“To get finance for an independent movie, a big one like this, there are only ever ten movie actors in the world,” says the director, Justin Chadwick. Anant Singh interjects: “For this role, there were only five.” Chadwick and Singh are describing their journey towards making Mandela: Long Walk to Freedom, the new biopic of the late icon.
It is 18 years since Nelson Mandela indicated that he would like Singh, a South African producer and fellow veteran of the anti-apartheid struggle, to have the film rights to his autobiography – the same length of time as Mandela spent on Robben Island. Eighteen years in which the screenwriter William Nicholson says he “met most of the big black actors” with a view to inviting them to play the title role. Denzel Washington was interested, and then Morgan Freeman looked promising – until he signed up to play Mandela in Invictus, Clint Eastwood’s 2009 dramatisation of the pivotal 1995 Rugby World Cup.
“You approach actors, they look like they’re going to do it, then they don’t. You can lose two years doing that,” says Nicholson, who wrote 33 drafts of the film. Some of these had two Mandelas, one young and one old; some told his tale in flashback; some ended with his release from jail.
“To a certain extent they were too reverential,” Singh says. “It wasn’t gripping. But also, Mandela’s life is so grand. Which bits do you put in, which do you leave out?”
The version released into cinemas goes in a straight line from the 25-year-old Mandela (played with luminous power by Idris Elba) to his presidency and the split from Winnie (Naomie Harris), whose beefed-up role symbolises how wrong things might have gone if the wiser Mandela had not prevailed. Nicholson says: “Winnie represents one response to the struggle, which is to go violent; Mandela represents the other, which is to go towards forgiveness and reconciliation.”
Other than with events surrounding the 1989 killing of Stompie Moeketsi, in which Winne was implicated – “Too complicated,” Nicholson says; “you couldn’t do it in less than ten minutes” – the film doesn’t flinch from portraying Winnie’s flaws. It shows her as a young woman thrown into hell and emerging with a ferocious spirit. Singh watched the film with her and says she is happy with her portrayal.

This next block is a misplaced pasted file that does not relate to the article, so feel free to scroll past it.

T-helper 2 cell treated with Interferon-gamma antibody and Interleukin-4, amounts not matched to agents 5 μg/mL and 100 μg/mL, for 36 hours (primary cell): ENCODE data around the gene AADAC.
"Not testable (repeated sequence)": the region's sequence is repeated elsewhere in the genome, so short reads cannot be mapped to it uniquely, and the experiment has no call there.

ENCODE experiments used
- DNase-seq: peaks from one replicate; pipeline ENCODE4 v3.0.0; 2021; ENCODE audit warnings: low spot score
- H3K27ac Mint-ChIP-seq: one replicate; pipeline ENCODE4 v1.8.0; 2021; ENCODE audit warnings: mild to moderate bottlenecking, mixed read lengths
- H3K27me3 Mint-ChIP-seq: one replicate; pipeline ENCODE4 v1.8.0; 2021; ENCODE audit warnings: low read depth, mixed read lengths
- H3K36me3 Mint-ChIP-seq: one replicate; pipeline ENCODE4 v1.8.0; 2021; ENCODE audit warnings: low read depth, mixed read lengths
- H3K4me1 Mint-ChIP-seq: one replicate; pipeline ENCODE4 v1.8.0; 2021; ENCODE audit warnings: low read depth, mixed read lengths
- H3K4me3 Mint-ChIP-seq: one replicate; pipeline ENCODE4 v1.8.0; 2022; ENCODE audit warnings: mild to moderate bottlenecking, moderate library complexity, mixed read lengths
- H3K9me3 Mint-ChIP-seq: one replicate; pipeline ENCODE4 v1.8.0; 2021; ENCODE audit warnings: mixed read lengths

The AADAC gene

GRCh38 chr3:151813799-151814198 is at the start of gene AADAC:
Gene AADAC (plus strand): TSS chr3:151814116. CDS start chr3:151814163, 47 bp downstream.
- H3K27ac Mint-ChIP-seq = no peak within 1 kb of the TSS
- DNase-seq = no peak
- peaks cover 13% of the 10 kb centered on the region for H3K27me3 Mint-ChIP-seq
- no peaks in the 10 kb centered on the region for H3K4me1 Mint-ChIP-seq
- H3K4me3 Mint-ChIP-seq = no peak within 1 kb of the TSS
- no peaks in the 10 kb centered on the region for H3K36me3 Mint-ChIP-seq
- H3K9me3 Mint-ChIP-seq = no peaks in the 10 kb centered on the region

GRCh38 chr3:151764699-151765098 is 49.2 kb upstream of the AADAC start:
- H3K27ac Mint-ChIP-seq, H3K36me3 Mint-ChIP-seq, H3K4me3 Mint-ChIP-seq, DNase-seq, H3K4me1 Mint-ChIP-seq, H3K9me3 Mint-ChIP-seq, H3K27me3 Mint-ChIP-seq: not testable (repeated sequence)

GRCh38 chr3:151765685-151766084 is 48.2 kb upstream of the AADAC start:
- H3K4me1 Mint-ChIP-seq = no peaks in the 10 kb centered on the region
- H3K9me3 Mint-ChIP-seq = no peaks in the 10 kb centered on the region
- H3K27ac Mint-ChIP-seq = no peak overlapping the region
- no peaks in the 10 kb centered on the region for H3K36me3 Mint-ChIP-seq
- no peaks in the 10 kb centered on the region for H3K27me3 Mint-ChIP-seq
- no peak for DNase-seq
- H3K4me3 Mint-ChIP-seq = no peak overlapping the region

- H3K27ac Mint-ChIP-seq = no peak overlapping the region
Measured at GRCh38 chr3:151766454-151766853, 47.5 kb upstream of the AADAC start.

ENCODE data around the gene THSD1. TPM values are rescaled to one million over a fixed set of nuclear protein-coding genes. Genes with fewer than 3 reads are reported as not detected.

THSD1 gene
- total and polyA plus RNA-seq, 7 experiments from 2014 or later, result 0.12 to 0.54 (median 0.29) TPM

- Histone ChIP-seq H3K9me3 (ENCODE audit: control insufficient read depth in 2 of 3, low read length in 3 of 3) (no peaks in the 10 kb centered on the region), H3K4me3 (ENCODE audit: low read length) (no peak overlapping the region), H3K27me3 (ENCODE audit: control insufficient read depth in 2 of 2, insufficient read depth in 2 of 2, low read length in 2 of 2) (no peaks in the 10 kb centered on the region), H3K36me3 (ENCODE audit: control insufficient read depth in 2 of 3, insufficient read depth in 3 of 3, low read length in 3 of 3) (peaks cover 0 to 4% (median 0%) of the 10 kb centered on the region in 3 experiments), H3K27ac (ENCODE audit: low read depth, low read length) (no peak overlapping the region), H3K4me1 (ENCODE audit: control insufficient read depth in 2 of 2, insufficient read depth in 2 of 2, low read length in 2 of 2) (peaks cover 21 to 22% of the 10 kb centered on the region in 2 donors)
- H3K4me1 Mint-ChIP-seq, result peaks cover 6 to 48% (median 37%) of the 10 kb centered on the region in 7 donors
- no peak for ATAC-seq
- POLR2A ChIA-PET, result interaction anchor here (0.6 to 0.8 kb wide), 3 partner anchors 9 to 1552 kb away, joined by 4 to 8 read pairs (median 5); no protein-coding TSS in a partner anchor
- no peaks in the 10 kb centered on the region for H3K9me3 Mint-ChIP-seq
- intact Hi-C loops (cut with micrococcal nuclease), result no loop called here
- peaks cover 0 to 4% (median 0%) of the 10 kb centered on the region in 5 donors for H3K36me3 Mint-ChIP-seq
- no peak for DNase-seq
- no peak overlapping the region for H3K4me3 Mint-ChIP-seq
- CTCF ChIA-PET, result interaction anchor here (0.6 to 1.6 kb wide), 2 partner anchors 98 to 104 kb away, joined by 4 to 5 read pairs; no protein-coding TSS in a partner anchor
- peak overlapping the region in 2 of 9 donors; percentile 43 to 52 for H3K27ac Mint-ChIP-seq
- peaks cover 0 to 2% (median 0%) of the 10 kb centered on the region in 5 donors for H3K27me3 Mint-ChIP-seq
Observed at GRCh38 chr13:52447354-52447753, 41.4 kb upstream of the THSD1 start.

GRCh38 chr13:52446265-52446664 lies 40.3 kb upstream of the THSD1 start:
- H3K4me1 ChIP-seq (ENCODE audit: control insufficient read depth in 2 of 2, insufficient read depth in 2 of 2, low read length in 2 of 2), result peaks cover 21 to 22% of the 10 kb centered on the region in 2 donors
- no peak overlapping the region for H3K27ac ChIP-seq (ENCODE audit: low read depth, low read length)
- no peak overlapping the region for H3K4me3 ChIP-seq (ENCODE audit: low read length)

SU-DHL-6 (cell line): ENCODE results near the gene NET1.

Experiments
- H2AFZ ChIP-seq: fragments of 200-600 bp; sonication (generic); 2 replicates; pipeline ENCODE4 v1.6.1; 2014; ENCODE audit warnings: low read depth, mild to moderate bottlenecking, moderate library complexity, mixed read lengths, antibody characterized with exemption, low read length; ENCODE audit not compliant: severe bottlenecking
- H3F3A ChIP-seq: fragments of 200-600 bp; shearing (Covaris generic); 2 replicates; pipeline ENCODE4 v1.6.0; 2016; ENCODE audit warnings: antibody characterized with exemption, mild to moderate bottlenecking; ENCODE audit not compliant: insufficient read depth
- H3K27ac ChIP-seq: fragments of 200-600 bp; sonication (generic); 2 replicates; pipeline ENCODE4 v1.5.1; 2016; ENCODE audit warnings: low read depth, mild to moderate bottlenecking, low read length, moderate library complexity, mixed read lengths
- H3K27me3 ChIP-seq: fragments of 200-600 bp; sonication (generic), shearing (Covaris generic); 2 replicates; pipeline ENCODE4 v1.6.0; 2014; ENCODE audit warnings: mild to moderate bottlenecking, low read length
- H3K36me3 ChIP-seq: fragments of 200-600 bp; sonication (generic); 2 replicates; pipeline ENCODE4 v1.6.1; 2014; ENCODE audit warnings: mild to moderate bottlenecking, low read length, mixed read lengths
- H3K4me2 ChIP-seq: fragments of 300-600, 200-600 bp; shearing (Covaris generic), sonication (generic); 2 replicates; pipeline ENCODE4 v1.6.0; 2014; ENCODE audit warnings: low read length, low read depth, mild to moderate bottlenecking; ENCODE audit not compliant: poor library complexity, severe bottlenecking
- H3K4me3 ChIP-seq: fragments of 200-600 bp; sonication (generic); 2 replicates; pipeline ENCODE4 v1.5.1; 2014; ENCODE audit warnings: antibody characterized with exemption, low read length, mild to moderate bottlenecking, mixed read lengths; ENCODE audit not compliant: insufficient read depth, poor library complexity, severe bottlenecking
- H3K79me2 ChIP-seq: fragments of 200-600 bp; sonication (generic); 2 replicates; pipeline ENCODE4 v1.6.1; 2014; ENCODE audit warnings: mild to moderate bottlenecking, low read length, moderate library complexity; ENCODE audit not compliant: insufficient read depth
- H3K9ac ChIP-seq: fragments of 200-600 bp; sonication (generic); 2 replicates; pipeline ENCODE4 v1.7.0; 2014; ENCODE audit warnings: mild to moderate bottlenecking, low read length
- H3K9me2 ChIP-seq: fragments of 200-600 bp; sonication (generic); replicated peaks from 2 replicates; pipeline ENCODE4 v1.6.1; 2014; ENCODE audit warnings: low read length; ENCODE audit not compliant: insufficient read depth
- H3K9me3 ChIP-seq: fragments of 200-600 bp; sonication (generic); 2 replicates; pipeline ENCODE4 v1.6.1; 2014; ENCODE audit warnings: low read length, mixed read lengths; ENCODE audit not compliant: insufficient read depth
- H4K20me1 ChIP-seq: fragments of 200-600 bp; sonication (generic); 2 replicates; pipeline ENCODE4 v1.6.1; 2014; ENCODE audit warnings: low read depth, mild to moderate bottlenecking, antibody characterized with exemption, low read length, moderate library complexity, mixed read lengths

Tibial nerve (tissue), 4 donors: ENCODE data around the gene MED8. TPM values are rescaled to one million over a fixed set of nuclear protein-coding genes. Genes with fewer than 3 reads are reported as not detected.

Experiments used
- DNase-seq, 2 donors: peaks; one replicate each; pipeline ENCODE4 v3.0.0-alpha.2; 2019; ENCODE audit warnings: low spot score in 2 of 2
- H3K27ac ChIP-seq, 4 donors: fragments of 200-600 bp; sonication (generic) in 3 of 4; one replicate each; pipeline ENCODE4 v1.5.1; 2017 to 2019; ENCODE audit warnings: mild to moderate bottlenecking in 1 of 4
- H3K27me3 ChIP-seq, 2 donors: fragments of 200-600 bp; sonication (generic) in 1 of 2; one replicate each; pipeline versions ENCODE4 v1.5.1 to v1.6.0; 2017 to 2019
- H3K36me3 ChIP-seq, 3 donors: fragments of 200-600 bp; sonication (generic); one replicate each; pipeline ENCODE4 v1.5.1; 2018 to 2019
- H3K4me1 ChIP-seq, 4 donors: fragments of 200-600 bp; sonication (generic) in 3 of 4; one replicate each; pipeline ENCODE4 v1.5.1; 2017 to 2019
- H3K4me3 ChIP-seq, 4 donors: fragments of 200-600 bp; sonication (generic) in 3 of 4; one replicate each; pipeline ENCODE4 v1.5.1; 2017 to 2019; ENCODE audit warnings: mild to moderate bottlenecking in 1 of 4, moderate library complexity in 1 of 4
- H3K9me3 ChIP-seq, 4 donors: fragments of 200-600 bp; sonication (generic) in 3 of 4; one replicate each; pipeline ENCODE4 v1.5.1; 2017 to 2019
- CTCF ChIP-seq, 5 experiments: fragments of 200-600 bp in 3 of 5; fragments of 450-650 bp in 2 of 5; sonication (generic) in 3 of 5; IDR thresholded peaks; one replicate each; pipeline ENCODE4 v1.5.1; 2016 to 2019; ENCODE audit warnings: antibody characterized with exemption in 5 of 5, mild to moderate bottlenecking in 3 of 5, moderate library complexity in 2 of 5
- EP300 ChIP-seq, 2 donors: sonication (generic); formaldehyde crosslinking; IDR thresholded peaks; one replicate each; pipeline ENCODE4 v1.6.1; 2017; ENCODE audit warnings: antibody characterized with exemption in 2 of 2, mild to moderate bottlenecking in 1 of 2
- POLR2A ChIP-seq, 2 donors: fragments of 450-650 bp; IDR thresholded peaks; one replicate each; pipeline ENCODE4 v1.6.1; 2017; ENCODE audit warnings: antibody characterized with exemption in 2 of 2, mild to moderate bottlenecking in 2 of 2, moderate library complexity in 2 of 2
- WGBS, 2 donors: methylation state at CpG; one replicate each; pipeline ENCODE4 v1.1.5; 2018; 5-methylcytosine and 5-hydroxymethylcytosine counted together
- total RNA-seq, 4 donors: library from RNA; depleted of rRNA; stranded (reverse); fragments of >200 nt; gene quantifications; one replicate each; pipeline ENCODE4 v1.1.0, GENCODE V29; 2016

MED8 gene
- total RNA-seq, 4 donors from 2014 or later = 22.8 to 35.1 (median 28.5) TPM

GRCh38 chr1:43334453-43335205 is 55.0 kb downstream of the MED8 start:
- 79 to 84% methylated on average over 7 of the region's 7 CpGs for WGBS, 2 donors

“She always pushed for violent reforms, as we’ve said. I had a discussion [with her] before we started, where I said, ‘I’m going to show you in this film, whatever is true; I’m hiding from nothing. But when you see the film I believe you will come out very strong.’”
Whether the audience shares Singh’s view of Winnie or not, it is on Idris Elba in the part of her husband that all eyes will be fixed. Three inches taller and a great deal broader than the man most of the world first saw as a septuagenarian, Elba looks like he’d have excelled at Mandela’s favoured sport, boxing. He is also believable as the young lawyer who loves music and dancing and women – too much for his first wife – and who, though an activist, exudes a joie de vivre, until the Sharpeville massacre of 1960 convinces him that the days of marching and banner-waving have passed.
In otherwise mixed reviews, Elba’s performance has won unanimous acclaim. He excels as the wounded cuckold of later years, his face by now buried in prosthetics. (“Is that me?” Mandela laughed when Singh showed him the stills.)
Yet many have criticised the film as ponderous, weighed down by the momentousness of its material. Although that is a harsh judgement, Mandela: Long Walk to Freedom is undeniably old-fashioned. The vogue for new historical biopics is more micro than macro, isolating a crucial chapter in the subject’s life (think Steven Spielberg’s Lincoln, or Invictus or The King’s Speech) rather than telling the panoramic story in the manner of Gandhi, Long Walk’s most obvious comparison.
“If you do it starting with an older man and flashing back and coming forward, you’re doing something people may think is contemporary film-making, but you’re losing the moral growth,” Nicholson says.
The day after we spoke, the film had the most dramatic UK premiere possible when Mandela’s death was announced during the screening. Singh had told me the previous day that the former president’s poor health had prevented him attending the premiere in South Africa. “But it’s great we have the film done while he’s alive, even though he’s not able to sit with us and watch it,” he said. And of the 18-year haul to getting the story into cinemas, Singh said: “You get on with it and try your best. Pieces fall in, pieces fall out, the script isn’t working, but you hang in there.
“As Madiba says, it seems impossible until it’s done.”